“In a summerhouse, a certain amount of reduction might be soothing to the mind.” So says architect Johan Sundberg, designer of the Sommarhus Akenine in southern Sweden. Simplicity, focus, and intention are his tools of reduction for this two-bedroom cabin that has the Baltic Sea as a front yard and a maritime forest out back.
The Scandinavians have a way with straight lines. Unafraid to fully commit to vast expanses of repeating, straight, and square facades, the simplicity of the aesthetic can often pack more power than a complex design. In this case, the architect took care to ensure the strength of the geometry wouldn’t weigh down the intention of the house, by literally elevating the home on steel girders and including walls of windows to flood light from one side to the other.
Even the interior design, a category in which the Swedish touch is globally recognized, plays directness against the unexpected. The white larch floors, gallery white walls, and efficient kitchen are Scandinavian staples. Lest things get too serious, the primary focal wall of the living space is splashed with patterned, bright colors.
So is simplicity soothing to the mind? It’s certainly a matter of preference. Mix in the sound of gentle waves crashing at the pebble shore and offshore breezes whistling through the trees, however, and the opportunities for disagreement tighten significantly.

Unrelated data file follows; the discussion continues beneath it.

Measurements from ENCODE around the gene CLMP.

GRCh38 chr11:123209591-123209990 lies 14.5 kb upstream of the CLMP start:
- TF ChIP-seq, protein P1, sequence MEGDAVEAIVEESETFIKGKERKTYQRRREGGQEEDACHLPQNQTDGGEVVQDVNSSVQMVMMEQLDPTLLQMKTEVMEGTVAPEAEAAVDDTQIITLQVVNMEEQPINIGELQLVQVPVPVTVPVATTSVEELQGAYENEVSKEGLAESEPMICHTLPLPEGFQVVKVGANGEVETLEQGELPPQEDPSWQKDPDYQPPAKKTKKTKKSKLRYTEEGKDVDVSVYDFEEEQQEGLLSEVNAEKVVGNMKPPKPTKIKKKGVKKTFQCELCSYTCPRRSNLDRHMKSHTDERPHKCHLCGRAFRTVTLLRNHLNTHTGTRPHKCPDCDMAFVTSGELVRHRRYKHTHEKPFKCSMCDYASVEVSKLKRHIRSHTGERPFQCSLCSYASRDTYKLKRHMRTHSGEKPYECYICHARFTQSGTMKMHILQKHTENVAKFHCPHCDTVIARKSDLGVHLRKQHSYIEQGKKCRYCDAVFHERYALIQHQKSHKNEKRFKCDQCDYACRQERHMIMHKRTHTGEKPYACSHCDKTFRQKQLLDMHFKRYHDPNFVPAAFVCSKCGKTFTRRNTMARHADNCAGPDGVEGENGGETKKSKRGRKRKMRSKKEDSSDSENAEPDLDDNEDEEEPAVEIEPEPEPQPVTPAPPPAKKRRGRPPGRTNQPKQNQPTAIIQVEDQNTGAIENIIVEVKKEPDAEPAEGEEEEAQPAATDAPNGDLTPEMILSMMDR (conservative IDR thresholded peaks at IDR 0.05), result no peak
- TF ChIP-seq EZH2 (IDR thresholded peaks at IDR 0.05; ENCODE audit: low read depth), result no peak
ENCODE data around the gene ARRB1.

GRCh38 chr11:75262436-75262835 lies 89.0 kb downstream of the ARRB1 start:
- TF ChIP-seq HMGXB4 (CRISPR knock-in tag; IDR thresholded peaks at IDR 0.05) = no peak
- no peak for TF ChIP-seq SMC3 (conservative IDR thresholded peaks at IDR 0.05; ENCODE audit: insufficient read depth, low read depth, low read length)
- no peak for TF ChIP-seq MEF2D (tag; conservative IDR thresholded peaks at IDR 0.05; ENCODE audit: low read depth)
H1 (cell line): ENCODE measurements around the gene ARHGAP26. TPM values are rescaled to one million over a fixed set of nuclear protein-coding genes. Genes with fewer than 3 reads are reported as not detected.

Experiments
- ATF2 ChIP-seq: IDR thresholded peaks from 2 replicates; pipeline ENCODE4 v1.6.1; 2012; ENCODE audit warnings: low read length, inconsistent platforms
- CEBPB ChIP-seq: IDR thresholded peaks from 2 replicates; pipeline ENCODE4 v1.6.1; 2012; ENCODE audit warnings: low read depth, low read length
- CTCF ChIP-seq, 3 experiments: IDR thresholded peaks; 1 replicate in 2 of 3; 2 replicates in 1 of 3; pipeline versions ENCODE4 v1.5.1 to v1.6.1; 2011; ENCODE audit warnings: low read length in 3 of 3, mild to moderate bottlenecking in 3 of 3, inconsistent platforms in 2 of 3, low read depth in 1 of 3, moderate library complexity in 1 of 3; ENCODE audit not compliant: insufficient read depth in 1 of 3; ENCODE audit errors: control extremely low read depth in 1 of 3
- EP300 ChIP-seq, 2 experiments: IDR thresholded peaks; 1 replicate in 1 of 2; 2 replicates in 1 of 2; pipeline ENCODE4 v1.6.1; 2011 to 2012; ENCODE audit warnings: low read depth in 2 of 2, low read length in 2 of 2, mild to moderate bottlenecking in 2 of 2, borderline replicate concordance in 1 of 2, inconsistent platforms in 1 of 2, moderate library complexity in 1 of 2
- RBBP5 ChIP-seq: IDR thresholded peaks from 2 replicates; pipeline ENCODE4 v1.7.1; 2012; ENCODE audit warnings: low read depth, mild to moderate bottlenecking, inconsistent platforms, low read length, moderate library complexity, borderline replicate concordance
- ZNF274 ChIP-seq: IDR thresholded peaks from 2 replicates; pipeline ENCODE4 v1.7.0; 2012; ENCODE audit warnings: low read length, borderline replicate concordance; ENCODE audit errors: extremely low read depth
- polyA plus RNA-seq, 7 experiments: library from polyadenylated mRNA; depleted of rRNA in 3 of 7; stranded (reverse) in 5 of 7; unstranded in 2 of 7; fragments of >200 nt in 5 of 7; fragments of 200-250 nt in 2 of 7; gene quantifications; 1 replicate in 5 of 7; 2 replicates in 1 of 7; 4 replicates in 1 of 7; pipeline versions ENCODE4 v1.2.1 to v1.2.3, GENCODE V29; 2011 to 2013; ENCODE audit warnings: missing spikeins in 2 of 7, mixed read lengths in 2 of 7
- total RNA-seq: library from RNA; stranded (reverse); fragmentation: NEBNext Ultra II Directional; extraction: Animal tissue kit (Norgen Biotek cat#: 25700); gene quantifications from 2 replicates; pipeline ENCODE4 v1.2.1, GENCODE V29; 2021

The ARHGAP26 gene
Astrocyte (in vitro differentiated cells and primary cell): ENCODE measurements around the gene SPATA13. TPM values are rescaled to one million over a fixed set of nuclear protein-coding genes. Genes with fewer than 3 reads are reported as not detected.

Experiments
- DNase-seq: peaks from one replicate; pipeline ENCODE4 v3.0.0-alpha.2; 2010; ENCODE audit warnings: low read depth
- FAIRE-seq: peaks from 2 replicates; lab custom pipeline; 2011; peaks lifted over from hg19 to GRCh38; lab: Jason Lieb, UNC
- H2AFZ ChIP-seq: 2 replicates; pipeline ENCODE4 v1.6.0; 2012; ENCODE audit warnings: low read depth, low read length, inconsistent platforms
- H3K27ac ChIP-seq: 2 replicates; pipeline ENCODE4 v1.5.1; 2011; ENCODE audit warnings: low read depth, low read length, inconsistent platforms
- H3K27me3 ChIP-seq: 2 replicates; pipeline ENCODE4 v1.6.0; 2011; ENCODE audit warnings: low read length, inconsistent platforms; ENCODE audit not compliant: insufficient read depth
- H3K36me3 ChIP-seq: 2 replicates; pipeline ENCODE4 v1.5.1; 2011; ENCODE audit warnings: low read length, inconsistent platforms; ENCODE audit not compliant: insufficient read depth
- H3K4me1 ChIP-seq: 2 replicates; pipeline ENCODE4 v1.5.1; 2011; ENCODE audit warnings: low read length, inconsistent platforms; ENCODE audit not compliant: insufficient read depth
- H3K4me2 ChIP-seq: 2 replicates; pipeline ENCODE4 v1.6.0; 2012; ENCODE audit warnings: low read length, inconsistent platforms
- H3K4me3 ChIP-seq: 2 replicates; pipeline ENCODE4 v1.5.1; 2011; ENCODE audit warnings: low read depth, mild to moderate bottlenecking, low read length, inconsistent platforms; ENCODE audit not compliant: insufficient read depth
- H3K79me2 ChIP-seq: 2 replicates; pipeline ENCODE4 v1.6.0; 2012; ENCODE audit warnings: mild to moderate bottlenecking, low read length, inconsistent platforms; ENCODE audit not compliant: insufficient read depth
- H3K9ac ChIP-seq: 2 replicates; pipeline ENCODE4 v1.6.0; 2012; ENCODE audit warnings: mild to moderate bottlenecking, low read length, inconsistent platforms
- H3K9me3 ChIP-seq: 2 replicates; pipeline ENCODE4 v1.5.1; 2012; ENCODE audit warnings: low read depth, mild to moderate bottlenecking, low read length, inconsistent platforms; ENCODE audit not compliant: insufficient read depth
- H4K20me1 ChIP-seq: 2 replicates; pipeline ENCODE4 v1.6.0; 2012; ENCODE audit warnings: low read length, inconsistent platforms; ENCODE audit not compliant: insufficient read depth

Photos by Peo Olsson.
Weekend Cabin isn’t necessarily about the weekend, or cabins. It’s about the longing for a sense of place, for shelter set in a landscape…for something that speaks to refuge and distance from the everyday. Nostalgic and wistful, it’s about how people create structure in ways to consider the earth and sky and their place in them. It’s not concerned with ownership or real estate, but what people build to fulfill their dreams of escape. The very time-shortened notion of “weekend” reminds that it’s a temporary respite.